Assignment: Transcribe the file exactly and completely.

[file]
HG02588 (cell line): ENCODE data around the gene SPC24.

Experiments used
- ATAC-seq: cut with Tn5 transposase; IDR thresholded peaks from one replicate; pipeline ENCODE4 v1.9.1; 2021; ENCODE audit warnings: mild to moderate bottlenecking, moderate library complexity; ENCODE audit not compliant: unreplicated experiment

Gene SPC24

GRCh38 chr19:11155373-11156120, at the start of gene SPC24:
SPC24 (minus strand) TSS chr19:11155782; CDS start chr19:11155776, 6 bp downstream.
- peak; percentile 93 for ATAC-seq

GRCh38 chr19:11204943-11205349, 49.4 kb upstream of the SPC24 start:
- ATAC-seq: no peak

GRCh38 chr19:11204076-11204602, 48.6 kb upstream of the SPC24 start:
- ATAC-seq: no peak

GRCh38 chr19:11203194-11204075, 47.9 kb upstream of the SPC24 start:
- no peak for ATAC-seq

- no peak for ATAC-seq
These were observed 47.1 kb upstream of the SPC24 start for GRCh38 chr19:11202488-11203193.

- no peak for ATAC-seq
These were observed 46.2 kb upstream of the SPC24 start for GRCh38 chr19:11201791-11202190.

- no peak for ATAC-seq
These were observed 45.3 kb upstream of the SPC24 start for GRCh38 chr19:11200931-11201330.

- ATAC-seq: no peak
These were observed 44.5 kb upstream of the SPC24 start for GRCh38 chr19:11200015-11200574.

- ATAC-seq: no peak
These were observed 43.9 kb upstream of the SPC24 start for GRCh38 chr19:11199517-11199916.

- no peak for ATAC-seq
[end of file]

HG02588 (cell line): ENCODE data around the gene SPC24.

Experiments used
- ATAC-seq: cut with Tn5 transposase; IDR thresholded peaks from one replicate; pipeline ENCODE4 v1.9.1; 2021; ENCODE audit warnings: mild to moderate bottlenecking, moderate library complexity; ENCODE audit not compliant: unreplicated experiment

Gene SPC24

GRCh38 chr19:11155373-11156120, at the start of gene SPC24:
SPC24 (minus strand) TSS chr19:11155782; CDS start chr19:11155776, 6 bp downstream.
- peak; percentile 93 for ATAC-seq

GRCh38 chr19:11204943-11205349, 49.4 kb upstream of the SPC24 start:
- ATAC-seq: no peak

GRCh38 chr19:11204076-11204602, 48.6 kb upstream of the SPC24 start:
- ATAC-seq: no peak

GRCh38 chr19:11203194-11204075, 47.9 kb upstream of the SPC24 start:
- no peak for ATAC-seq

- no peak for ATAC-seq
These were observed 47.1 kb upstream of the SPC24 start for GRCh38 chr19:11202488-11203193.

- no peak for ATAC-seq
These were observed 46.2 kb upstream of the SPC24 start for GRCh38 chr19:11201791-11202190.

- no peak for ATAC-seq
These were observed 45.3 kb upstream of the SPC24 start for GRCh38 chr19:11200931-11201330.

- ATAC-seq: no peak
These were observed 44.5 kb upstream of the SPC24 start for GRCh38 chr19:11200015-11200574.

- ATAC-seq: no peak
These were observed 43.9 kb upstream of the SPC24 start for GRCh38 chr19:11199517-11199916.

- no peak for ATAC-seq